Be clear and act decisively

It’s important to discern the pace of your transition. Sometimes you need to move slow and be patient, other times may leave you catching your breath. Either way, you need to be confident in your decisions, as uncertainty can be a death knell to any organisation.

In our case, we needed to instil confidence in our team by spearheading quick, decisive action. News of a 1,400 km relocation can hit the bush telegraph at a thunderous rate, leaving staff to wonder how they fit into this picture. Orchestrating a move within six months left little room for ‘in limbo’ living, and helped propel the team into the next season with bolstered faith and conviction.

You can never over-invest in prayer. Take more time than you think you need, to seek God’s counsel for direction. Marinade your people in prayer, so that when the ‘suddenlies’ arise, you are well positioned to move.

Remember, navigating organisational change is all about the people

Leading through transitions is a people-focussed process. You simply cannot put your organisational hat on and compartmentalise the people from the processes at work – life is unfortunately more messy and complex than that. Your staff is bound by strong affiliations and working relationships, and perceptions of how they fit into the organisational ecosystem. In this instance we were experiencing a significant geographical transition, together with transitions in the leadership structure at the time.

Personally I underestimated the emotional investment required to support the team in navigating this season change. As 17 families were each managing the challenges of relocation in one way or another, people experienced great uncertainty, change fatigue set in and pockets of conflict were arising within the team. What I originally thought to be a geographical move, was in fact a deeply personal journey for each team member and their family.

I realised I needed to walk closely with my colleagues, but that I also needed outside help to guide and support us through these interpersonal and logistical challenges. I had to learn how to walk with people, and prioritise others’ emotional well-being alongside the organisation’s strategic growth. It was a profound lesson for me in the importance of creating safe, empathetic spaces during tumultuous times of transition.

2019: From founder to flag-bearer

By 2019, Mergon had established itself as an organisation with a considerable brand identity and a growing footprint in the social investment space. Francois had given us executive authority years before, but he was still in many ways the flag-bearer and voice of the Mergon story – our chief evangelist.

On the first working day of the new year Francois called me and said that the time had come to take a further step back. He felt that it was time for a new era, for him to step down as Chairman of Mergon, to vacate his office and to truly step into the background.

Francois was essentially transferring the flag-bearer mantle – not just to me, but to each one of us within the growing Mergon team. This was a watershed moment for the organisation, which catalysed explosive impact and a growing sense of custodianship among the team. The work of one man has effectively multiplied to the many, thanks to his humility and ability to discern the times.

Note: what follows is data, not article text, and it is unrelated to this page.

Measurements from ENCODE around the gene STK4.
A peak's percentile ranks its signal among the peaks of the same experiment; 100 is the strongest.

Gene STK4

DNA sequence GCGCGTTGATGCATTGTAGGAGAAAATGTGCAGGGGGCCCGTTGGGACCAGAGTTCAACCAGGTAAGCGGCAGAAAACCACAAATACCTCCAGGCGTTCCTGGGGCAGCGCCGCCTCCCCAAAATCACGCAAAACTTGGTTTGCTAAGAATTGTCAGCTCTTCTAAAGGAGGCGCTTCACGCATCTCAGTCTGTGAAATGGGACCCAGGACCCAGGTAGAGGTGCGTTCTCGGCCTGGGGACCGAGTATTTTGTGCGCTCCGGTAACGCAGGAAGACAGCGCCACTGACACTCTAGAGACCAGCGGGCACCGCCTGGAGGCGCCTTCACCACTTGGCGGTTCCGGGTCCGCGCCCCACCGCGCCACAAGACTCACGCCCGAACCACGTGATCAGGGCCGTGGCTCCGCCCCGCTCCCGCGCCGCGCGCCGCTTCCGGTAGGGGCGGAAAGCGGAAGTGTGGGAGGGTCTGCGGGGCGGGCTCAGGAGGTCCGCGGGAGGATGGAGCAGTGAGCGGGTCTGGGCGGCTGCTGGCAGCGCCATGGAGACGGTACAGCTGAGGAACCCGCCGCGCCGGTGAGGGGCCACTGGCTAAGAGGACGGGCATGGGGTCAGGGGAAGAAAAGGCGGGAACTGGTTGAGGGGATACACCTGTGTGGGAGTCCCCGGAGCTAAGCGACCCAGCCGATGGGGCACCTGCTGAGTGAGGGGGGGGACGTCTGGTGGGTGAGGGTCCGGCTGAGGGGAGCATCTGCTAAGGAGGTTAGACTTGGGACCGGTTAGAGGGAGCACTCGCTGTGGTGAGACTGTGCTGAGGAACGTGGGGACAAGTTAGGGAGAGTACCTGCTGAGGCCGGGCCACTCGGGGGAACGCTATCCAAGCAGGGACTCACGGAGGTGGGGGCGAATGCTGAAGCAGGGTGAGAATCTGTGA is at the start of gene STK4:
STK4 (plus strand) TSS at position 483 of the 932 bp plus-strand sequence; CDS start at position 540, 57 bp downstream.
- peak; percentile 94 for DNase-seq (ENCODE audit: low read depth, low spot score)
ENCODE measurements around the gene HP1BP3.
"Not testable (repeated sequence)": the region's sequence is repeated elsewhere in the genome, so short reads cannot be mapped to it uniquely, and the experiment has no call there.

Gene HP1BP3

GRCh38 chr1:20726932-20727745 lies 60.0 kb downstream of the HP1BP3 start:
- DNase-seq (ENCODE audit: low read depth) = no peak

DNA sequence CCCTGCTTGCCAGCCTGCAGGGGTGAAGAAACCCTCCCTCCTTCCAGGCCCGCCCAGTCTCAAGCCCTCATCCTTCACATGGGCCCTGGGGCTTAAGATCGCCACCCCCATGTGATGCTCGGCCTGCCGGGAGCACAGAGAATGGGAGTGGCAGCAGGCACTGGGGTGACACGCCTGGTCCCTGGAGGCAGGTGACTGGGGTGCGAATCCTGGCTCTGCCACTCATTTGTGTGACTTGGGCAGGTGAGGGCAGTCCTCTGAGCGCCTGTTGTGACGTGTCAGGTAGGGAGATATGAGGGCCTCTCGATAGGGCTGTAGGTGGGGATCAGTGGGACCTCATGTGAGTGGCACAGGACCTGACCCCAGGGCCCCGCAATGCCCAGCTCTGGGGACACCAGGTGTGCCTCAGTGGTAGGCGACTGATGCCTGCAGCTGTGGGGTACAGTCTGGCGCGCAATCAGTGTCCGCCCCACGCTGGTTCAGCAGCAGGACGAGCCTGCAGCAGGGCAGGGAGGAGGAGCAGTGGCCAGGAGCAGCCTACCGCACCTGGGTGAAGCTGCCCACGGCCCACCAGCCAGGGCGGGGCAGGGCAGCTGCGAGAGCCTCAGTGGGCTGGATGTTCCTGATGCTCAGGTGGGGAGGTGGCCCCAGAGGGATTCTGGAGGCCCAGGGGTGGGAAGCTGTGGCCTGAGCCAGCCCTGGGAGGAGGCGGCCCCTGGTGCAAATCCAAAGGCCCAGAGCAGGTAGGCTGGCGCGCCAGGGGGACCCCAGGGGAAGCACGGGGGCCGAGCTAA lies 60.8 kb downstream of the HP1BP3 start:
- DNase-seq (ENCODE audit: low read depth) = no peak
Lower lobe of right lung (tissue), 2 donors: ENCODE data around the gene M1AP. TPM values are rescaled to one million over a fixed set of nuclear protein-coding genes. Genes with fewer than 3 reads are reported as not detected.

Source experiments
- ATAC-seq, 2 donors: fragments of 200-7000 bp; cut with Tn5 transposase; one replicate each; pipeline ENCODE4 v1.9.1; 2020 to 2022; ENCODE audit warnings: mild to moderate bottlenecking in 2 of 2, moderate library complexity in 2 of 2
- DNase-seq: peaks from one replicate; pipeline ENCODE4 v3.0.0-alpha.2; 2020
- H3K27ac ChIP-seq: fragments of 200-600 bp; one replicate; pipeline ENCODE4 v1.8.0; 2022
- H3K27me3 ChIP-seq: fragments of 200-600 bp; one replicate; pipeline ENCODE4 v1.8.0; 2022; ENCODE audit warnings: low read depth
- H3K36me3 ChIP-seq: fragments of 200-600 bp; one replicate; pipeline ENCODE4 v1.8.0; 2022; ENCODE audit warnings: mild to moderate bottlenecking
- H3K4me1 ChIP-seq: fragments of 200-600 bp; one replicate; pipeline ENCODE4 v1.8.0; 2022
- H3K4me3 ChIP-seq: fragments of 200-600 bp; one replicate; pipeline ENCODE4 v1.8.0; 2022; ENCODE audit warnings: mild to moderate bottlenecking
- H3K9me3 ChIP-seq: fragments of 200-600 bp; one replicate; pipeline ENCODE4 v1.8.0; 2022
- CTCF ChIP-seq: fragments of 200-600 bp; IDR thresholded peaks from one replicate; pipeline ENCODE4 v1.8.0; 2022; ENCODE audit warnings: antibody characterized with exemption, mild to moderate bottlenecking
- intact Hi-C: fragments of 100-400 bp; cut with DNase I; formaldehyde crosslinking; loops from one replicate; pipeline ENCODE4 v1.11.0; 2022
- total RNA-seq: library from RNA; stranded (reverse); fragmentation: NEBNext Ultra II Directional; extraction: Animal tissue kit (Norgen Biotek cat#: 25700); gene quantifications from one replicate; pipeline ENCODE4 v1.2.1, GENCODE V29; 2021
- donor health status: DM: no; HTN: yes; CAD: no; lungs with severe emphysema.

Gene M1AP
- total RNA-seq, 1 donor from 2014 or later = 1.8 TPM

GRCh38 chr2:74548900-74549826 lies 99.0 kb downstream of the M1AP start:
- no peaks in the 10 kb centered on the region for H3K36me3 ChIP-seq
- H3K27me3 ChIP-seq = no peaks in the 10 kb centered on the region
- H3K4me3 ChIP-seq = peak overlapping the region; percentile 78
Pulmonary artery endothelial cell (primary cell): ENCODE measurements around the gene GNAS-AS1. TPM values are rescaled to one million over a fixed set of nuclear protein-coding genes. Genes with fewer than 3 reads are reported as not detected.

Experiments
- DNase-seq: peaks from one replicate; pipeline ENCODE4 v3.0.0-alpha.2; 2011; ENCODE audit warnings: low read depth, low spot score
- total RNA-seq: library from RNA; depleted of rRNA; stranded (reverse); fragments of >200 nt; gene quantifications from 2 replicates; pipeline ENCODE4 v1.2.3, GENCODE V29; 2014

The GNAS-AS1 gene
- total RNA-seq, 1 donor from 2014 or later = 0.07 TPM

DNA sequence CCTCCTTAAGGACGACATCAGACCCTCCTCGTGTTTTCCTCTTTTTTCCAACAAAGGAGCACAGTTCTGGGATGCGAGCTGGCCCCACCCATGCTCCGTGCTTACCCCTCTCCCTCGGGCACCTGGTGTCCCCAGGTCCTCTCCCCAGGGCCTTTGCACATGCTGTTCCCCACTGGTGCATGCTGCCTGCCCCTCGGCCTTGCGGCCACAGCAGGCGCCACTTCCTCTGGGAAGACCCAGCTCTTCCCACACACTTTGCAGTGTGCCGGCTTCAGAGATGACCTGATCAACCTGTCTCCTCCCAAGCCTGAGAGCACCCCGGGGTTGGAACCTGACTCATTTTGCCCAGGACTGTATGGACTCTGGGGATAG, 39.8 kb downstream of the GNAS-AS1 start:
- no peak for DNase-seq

Build beyond your generation

It takes courage to relinquish your control or ability to exert influence, as Francois did. But in doing so, you can generate a sort of impetus for more people to own the vision and move the mission forward with authenticity and aligned purpose. Francois had opened a gap for us to fill, and suddenly the conversations in our office were changing. It was as if the concern he had spent on us all these years, had now been transferred to us, and we began to carry the same burden for those people in our generational wake.

When leaders build (prayerfully) with the next generation in mind, they tend to risk a bit more with people. There is a synergetic sense of urgency and peace that drives a generationally-minded leader–- a healthy restlessness to act, balanced by the knowledge that God has sovereignly appointed our seasons and stories. Thankfully Francois risked with me – a young man of 32 years and zero experience in organisational leadership. Had he decided to put the transition on hold until I was ‘ready’ or until he found the perfectly qualified individual we might well have missed out on this crucial time to build with the current generation. By recognising the need to step back in this particular season, Francois enabled others to step up and into their God-given callings.

Find your energy in the challenge

Today Mergon is an ever-growing ecosystem of ideators and impassioned people, working to create redemptive spaces for the Kingdom to intersect society and transform lives for good. There are now teams within teams, and differing opinions on mandates and core messaging. There are strong personalities with big dreams and, often, extraordinary opportunities to resource those dreams. Sometimes it’s enough to stop and ask ourselves, why did we do this to ourselves?

The fact is, however, as leaders we need to find our energy in these challenges. A more conservative approach would have arguably simplified our mission – but we would have missed so much of the challenge, growth and the blessing that God had in store for us. When complexity arises, our job is to step up and allow these challenges to unleash great potential through our leadership and teams. A multi-generational journey in business does not accidentally unfold – it is forged intentionally, through the complexity.

I have learned so much over this 13-year journey with Mergon. Each season has unlocked new thoughts and applications, along with new levels of audacious expectations for God to do impossible things. I am grateful for every part of it, the wrestles along with the rewards, which have informed my leadership and grown my character over the years. What a privilege to write this story with Him, and to see this great work unfold.

Pieter Faure